For decades, summaries of court judgements were published in written journals, which were not easily accessible for the public. Nowadays, courts publish their judgements online. For example, through
(NL) or through
(European Court of Human Rights). The goal of our project is to automatically identify linguistic patterns in this type of legal big data and use these to predict the outcome of the judgements.
Coming from a computational linguistics background, I wanted to learn something new and see how I can apply all that knowledge in a new area. I got interested in this project, because of how new the topic is and how relevant its application is. Combining computational linguistics and law opens so many doors for statistical analysis in law and automation in legal studies.
Right now I am at working with trials of European Court of Human Rights. After a few weeks of work we can already predict how the court will rule on the case correctly 81% of the time. And I expect that number to get higher soon. To achieve such results, we look at parts of the trial that describe the circumstances of the case, for instance: who is the victim, where they are from, which of their right they believe has been violated. Then we use a machine learning algorithm that counts how many times different words were used in that text and evaluates which words make the most impact and thus learns to predict the decision. Using that information we can predict the results of future trials in the European Court of Human Rights.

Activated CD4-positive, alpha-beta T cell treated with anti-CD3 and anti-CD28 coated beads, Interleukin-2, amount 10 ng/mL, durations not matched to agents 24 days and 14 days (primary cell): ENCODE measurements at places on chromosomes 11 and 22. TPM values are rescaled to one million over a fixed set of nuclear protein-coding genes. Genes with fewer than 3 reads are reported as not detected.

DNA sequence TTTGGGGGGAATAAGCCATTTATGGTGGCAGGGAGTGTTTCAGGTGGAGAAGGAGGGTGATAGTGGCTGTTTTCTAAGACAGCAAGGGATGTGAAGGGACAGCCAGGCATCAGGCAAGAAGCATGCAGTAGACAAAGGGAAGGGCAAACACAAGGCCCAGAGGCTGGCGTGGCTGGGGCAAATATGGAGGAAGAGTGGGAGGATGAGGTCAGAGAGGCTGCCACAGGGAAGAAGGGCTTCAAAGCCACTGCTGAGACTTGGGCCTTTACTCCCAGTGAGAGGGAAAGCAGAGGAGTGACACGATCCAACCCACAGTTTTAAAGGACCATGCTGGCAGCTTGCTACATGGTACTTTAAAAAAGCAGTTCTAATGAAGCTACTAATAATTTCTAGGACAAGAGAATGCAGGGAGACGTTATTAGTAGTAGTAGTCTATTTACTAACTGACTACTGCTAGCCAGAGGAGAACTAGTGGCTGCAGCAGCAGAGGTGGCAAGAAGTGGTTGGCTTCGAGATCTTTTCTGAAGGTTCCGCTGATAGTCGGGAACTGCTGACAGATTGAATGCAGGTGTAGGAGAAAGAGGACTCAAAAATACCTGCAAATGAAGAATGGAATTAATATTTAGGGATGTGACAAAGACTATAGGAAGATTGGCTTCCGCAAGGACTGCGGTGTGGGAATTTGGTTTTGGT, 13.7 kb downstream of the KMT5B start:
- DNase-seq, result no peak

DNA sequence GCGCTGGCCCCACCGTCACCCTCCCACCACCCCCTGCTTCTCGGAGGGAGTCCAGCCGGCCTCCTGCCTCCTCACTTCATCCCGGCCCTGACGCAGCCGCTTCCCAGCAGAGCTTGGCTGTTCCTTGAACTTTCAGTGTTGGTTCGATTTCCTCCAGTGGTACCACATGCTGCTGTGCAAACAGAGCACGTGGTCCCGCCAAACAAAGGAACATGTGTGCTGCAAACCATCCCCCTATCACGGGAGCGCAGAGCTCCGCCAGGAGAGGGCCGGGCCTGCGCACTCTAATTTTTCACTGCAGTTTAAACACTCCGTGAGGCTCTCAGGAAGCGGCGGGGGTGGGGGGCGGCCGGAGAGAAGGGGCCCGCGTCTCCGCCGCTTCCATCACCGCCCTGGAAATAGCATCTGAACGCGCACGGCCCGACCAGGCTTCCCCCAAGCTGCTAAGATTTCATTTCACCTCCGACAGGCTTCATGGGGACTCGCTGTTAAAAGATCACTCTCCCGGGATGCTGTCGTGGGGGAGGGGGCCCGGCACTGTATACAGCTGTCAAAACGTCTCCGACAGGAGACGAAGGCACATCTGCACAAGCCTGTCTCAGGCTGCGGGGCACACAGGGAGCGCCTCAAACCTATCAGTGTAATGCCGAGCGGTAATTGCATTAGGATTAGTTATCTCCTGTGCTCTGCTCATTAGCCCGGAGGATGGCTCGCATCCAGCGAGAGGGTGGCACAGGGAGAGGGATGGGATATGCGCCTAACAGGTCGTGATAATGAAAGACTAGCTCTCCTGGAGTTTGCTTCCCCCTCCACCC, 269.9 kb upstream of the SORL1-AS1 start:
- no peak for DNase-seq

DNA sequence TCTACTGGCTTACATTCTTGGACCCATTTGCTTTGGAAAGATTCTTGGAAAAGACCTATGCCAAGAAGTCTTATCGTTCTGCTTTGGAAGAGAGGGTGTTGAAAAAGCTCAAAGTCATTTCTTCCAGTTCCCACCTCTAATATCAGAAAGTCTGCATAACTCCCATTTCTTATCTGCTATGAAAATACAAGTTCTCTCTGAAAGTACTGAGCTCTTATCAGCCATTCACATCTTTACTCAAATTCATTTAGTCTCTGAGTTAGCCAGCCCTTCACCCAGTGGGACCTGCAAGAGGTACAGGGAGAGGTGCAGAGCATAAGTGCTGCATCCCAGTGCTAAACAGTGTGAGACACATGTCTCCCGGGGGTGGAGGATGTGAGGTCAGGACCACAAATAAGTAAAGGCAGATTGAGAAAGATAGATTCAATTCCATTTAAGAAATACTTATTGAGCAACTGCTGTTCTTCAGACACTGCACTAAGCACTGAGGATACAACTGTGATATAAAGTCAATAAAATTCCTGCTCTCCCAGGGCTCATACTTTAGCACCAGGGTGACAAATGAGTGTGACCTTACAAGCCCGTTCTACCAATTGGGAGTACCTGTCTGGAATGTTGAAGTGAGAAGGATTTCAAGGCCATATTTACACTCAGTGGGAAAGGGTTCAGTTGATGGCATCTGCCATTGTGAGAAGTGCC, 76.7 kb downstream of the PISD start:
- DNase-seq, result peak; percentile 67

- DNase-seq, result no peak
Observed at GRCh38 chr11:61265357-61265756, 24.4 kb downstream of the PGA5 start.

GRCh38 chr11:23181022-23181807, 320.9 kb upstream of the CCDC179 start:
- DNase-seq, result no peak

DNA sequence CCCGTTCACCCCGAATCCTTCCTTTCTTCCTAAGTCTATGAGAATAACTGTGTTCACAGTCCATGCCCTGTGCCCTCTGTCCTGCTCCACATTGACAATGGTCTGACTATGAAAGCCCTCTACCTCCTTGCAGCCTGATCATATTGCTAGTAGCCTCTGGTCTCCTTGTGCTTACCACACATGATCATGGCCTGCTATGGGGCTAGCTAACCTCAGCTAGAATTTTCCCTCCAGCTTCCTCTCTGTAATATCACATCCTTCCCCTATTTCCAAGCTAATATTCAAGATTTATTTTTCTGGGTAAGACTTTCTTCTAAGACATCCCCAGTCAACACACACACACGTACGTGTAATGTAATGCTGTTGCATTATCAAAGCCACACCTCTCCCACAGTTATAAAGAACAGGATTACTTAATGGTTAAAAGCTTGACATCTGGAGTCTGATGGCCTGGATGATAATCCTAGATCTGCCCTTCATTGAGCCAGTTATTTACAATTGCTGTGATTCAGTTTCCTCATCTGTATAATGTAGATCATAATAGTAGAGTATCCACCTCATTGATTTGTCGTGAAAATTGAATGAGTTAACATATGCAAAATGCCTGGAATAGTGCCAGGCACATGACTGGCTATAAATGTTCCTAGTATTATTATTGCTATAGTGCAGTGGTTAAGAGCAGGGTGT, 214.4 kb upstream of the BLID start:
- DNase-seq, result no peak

Later, we are planning to move on to other international courts and then to the Dutch courts. By using more linguistic information extracted from the texts of the trials we can learn to predict the decisions better as well as detect potential flaws in the legal systems.
I feel that the interdisciplinary nature of the YAG projects is a very unique opportunity to get out of the comfort zone, learn something completely new and find what lies in the intersection of different disciplines. "To Boldly Go Where No Man Has Gone Before…”
Photo report on the most special and oldest books of the university.
On Monday, November 26, UG researcher Anouk Goossens receives the Shell Award. This prize is awarded annually to three (former) physics students. Goossens receives the prize for her investigation into using the material Nb-doped SrTiO3 for imitating...
A bountiful and healthy Wadden Sea is an indispensable link in the life cycles of many migratory birds and fish. This is why the Wadden Fund and the three Wadden provinces – Groningen, Friesland and Noord-Holland – strive for the creation of such a...